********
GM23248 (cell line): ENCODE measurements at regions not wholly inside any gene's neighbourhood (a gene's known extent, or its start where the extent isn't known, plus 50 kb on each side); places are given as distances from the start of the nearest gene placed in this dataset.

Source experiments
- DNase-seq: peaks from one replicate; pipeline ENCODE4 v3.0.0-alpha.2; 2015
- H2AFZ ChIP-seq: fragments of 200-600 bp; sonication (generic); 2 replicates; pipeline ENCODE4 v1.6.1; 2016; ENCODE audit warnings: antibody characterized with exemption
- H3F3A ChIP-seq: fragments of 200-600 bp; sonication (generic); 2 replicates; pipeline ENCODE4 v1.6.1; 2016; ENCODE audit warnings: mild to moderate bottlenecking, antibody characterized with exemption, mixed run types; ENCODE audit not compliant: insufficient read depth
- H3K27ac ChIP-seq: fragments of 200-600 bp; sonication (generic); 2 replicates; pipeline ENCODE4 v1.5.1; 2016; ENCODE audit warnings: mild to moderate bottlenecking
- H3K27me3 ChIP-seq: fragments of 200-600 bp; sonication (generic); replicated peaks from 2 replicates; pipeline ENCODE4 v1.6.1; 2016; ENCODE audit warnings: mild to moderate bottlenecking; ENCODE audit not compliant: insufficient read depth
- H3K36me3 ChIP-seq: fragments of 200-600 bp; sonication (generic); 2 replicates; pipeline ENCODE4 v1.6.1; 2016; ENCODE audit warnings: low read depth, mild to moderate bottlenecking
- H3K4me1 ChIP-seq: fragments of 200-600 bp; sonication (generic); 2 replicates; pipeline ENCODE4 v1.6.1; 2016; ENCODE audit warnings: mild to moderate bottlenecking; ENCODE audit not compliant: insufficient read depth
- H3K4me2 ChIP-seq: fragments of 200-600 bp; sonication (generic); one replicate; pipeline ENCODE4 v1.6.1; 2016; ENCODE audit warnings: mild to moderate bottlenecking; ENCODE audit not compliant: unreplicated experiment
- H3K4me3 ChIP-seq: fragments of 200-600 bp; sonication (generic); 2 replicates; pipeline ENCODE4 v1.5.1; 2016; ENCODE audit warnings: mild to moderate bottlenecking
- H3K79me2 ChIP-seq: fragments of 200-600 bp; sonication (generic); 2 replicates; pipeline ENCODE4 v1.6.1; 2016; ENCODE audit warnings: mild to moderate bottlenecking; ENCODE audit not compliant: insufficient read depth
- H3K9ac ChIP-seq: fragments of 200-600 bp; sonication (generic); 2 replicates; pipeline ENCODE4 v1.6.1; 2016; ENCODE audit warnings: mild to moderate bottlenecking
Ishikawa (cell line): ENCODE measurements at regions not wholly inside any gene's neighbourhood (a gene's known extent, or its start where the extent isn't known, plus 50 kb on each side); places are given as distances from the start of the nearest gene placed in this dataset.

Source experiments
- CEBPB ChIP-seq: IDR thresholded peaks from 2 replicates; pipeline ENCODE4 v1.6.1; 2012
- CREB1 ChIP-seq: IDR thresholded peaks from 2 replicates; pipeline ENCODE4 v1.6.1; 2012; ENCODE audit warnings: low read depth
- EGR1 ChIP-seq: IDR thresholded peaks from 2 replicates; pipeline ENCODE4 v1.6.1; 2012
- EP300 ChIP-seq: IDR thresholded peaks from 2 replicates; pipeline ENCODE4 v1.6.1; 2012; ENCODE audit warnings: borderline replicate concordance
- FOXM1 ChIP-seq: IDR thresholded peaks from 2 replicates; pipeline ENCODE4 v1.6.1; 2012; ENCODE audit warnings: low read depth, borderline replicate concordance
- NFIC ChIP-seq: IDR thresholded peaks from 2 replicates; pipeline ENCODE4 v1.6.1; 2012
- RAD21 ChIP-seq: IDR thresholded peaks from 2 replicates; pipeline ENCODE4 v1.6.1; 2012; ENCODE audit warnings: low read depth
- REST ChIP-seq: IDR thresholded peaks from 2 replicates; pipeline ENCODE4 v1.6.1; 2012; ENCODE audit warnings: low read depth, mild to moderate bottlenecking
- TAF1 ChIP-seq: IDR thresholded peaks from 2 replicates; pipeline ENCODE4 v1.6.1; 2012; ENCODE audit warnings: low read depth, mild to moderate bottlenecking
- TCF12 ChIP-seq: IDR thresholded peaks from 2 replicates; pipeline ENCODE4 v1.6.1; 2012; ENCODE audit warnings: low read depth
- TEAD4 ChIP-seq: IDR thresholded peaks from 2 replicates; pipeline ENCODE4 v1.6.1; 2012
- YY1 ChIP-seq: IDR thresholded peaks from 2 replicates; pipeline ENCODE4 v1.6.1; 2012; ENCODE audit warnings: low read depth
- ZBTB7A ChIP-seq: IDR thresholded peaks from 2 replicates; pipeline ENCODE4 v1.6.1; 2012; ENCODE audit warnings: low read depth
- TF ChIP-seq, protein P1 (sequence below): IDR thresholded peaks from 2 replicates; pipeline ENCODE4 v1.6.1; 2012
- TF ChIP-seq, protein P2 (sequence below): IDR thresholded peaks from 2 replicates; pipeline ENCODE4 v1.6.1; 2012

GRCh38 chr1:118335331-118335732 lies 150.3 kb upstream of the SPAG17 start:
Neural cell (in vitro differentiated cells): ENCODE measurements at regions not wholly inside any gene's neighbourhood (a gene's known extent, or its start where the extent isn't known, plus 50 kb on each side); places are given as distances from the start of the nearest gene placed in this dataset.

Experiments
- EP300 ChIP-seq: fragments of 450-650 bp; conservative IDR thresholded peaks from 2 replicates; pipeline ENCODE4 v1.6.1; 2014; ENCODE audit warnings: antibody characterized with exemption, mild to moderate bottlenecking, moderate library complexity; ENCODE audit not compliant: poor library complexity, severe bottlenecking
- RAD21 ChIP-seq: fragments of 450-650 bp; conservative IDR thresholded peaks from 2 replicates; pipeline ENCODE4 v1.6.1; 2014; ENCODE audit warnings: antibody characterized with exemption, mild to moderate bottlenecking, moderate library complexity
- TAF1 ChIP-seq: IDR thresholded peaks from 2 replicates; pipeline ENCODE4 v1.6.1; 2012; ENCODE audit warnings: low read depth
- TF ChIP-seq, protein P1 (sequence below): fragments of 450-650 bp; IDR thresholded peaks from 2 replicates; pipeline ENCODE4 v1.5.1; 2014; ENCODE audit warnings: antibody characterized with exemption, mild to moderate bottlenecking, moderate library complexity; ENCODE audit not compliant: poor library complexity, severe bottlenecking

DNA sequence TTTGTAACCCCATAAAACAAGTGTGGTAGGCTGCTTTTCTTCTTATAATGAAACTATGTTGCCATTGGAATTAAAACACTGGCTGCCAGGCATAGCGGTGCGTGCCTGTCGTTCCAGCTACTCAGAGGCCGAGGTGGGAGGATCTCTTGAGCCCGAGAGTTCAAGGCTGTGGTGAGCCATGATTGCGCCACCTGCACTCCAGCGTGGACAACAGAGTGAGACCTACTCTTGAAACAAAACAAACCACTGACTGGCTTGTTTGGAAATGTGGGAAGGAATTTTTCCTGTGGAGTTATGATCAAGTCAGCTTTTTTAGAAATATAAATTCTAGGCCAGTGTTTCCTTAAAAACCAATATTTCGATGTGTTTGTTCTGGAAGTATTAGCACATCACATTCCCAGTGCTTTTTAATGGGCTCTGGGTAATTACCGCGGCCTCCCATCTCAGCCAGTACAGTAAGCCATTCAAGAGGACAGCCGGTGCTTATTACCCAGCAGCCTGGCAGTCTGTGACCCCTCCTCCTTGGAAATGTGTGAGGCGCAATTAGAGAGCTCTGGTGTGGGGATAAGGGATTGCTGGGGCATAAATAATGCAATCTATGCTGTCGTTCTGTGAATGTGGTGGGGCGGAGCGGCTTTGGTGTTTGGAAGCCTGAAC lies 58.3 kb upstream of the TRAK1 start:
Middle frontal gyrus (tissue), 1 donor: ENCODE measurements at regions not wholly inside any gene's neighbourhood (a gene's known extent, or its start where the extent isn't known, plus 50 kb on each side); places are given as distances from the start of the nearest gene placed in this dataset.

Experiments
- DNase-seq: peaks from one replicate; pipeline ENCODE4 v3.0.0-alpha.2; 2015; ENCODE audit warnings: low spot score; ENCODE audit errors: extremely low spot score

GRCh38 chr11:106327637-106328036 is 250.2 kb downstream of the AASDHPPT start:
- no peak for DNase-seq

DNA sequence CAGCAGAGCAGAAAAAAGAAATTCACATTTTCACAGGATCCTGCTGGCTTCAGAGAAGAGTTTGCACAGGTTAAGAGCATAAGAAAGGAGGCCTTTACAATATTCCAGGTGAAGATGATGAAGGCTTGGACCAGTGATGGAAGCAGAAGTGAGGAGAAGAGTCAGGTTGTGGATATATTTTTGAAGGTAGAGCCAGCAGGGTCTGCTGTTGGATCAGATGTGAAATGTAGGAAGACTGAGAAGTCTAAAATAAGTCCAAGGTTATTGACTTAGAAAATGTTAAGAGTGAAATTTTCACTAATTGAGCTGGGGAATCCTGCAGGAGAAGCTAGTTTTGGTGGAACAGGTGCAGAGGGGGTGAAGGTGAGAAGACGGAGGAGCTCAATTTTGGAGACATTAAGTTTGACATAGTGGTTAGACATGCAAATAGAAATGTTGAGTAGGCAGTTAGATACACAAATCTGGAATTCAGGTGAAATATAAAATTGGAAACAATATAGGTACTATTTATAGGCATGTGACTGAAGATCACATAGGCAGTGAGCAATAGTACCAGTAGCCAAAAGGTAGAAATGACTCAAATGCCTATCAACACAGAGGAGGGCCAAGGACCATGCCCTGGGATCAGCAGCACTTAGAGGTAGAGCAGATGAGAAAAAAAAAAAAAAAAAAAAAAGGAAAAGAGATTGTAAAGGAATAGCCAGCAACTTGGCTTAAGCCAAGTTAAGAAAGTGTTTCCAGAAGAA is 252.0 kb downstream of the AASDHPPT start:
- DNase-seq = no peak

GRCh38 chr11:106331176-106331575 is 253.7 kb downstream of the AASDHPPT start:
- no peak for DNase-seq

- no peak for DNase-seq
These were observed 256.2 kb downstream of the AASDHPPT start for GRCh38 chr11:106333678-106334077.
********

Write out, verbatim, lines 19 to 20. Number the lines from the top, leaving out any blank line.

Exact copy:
- EP300 ChIP-seq: IDR thresholded peaks from 2 replicates; pipeline ENCODE4 v1.6.1; 2012; ENCODE audit warnings: borderline replicate concordance
- FOXM1 ChIP-seq: IDR thresholded peaks from 2 replicates; pipeline ENCODE4 v1.6.1; 2012; ENCODE audit warnings: low read depth, borderline replicate concordance